Thursday, June 28, 2012

The Future Is An Oxymoron

Let's start with a few math formulas.

Change + Leadership = Innovation
Change - Leadership = Fear

And finally, the Rule of Thumb: Change happens when the cost of the status quo is greater than the risk of change.

Today the cost of the status quo is rising dramatically.

In the absence of leadership, the overwhelming response of the American public is fear. Fear of change, fear of loss, fear of the future.

Fear inevitably brings out the dark side of the American story.

Where America at its best is a nation of generosity, fear brings out a sense of entitlement.

Where America historically has operated as a nation of pragmatists, fear brings out self-deception.

Where America has cared deeply about community and protected the interests of those less well off, fear brings out narcissism.

Because of the deep and dark powers of fear, economic and social issues ultimately become issues of character. Character projected onto the canvas of daily events and regular decisions.

The same is true of technology.

Technology is never about technology. Technology is always about us.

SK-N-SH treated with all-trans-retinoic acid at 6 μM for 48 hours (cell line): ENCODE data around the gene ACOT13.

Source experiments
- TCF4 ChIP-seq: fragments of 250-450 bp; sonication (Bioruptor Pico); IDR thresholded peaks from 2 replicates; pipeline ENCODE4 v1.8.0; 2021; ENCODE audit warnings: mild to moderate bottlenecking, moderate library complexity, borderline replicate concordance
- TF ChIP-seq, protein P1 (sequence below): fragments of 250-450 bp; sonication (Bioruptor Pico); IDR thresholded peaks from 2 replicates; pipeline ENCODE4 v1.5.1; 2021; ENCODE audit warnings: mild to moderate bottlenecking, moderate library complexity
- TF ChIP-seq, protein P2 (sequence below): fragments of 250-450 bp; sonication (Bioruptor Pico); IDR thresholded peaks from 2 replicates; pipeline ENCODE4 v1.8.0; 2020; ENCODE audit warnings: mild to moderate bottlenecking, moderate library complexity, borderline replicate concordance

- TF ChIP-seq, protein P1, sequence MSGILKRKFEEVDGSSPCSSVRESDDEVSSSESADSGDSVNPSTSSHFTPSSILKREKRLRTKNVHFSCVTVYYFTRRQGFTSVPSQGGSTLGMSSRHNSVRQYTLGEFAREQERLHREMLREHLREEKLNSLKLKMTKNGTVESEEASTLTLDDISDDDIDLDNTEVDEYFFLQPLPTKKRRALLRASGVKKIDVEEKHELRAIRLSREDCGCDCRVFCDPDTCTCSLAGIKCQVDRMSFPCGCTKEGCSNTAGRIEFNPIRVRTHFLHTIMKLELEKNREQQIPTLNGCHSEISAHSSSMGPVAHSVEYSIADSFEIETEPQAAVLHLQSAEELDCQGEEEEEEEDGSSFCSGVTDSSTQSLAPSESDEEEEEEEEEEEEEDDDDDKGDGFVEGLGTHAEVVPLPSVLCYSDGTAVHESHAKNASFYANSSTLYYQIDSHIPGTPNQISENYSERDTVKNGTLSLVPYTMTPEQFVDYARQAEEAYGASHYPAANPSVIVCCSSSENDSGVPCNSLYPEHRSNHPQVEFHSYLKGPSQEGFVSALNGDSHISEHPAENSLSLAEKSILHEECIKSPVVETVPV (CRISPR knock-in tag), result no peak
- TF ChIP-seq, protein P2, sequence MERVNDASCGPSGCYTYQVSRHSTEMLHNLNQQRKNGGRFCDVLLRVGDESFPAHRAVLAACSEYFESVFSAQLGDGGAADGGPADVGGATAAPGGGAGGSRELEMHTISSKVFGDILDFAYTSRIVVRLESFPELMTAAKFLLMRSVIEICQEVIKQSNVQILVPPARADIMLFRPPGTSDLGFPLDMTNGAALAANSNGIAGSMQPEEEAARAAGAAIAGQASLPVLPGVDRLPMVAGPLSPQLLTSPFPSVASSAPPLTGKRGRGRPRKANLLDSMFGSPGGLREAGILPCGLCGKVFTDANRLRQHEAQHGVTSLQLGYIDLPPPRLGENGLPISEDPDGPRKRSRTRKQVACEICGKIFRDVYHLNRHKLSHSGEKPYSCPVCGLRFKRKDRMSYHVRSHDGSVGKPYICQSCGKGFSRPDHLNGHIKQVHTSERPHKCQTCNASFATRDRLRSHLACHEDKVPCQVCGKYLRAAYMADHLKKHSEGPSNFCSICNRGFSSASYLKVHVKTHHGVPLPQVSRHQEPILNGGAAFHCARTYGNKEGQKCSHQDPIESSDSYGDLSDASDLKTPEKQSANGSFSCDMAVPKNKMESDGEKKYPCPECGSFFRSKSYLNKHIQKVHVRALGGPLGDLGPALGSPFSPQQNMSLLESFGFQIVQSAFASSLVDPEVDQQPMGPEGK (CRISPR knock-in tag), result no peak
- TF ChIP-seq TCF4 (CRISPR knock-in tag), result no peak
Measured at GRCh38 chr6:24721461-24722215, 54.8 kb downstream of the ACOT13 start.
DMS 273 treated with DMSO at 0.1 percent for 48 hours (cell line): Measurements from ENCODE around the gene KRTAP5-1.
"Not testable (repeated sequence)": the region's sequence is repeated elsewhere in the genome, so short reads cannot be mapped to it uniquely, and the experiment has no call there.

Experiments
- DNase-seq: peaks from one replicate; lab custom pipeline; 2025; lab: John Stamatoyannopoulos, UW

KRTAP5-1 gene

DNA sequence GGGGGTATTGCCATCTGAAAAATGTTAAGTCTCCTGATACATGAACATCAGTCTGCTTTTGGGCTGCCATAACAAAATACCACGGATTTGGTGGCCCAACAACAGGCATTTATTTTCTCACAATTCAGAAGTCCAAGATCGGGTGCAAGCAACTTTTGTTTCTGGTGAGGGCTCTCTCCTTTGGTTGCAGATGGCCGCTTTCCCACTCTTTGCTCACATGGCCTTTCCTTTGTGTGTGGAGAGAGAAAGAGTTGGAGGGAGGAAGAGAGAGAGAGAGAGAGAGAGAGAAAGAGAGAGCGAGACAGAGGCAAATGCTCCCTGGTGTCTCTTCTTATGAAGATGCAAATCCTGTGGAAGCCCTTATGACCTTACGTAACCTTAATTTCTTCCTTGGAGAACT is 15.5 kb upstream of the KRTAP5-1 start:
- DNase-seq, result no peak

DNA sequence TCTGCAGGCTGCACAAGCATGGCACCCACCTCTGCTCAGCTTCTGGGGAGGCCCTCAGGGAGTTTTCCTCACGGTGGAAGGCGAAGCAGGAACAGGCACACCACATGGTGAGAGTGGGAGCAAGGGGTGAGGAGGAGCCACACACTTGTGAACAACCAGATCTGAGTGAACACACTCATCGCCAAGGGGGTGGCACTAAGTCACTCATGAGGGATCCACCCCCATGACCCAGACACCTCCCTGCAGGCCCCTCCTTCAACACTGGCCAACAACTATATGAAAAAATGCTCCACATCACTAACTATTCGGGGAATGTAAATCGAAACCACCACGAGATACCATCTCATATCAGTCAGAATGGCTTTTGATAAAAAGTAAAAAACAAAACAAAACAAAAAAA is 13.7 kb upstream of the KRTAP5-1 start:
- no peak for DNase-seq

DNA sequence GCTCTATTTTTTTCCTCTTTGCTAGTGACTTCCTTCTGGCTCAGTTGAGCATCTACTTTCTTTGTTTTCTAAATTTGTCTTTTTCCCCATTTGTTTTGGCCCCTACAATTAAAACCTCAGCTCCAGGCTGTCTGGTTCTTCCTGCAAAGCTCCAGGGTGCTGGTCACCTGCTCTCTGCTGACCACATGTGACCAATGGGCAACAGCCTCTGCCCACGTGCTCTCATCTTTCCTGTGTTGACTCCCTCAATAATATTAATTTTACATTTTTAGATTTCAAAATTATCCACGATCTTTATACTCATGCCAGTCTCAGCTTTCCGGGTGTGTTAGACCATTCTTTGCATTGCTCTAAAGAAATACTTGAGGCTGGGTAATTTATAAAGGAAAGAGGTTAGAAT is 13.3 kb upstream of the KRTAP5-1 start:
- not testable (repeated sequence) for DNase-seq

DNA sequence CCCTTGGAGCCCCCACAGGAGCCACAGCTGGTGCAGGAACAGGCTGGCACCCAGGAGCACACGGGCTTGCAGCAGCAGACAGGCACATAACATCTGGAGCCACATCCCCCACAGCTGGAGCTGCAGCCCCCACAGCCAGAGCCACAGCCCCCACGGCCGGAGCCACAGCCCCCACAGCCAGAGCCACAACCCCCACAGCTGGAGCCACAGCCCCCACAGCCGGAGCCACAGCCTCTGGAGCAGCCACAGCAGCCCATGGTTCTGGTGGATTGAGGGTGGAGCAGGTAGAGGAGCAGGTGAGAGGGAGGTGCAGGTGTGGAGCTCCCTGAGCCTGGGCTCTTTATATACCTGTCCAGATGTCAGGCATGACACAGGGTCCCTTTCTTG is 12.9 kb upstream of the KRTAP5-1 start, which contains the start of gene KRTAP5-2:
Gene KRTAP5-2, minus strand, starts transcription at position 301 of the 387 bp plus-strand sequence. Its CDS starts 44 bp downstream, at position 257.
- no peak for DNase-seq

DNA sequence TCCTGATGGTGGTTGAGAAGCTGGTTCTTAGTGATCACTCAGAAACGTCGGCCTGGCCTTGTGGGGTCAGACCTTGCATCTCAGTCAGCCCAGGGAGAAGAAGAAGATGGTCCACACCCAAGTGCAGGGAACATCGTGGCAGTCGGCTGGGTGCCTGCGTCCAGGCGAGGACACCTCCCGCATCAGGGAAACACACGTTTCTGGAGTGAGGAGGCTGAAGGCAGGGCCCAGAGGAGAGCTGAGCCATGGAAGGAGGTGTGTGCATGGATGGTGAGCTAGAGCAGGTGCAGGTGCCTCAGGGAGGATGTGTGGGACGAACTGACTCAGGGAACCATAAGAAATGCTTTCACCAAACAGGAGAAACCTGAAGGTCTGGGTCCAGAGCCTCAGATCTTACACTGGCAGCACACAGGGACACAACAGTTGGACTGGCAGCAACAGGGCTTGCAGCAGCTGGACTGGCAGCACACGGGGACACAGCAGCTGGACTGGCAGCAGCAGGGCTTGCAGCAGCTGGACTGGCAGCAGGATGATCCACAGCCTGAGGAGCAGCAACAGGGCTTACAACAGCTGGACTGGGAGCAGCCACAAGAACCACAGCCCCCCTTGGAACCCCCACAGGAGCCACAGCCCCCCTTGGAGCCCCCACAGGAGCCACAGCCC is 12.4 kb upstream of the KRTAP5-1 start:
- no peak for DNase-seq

Which is why technology tends to create an either/or dichotomy as a reaction.

Technology will kill us. Or technology will save us.
The answer is more technology. The answer is less technology.
The technology gives us the ability to stay connected to each other. Technology robs us of our privacy.
Technology gives us a huge amplifier. Technology gives us a badly needed simplifier.
Technology is all about going global. Technology is ultimately deeply personal.
Technology will lead us to dystopia. Technology will lead us to you-topia.

But what if the future isn't a dichotomy?
What if the future is an oxymoron?

Maybe we should stop looking at technology as a creator of trade-offs, and see it as a creator of a new space entirely. Instead of examining the choices along a spectrum, maybe we need to get off that vector entirely--rather than going wider, we go deeper.

Maybe we should ask different things of technology than what we've focused on so far.
Rather than speed, ubiquity, or availability, maybe we should ask for introspection, self-awareness, and meaning.

Maybe what we need is MeaningfulTech or IntroSpecTech.

It's not so far from what we're getting--not more, but deeper.

We already have smartphones and apps that make each of us the center of our own universe. That's the essence of i-world.

But what's missing are the apps and the technology to help us make meaning out of that world.
In a world where it's all about "me," how can I discover who "I" am?
How could the design of a device--the social design, the technological design--promote better answers to matters of introspection?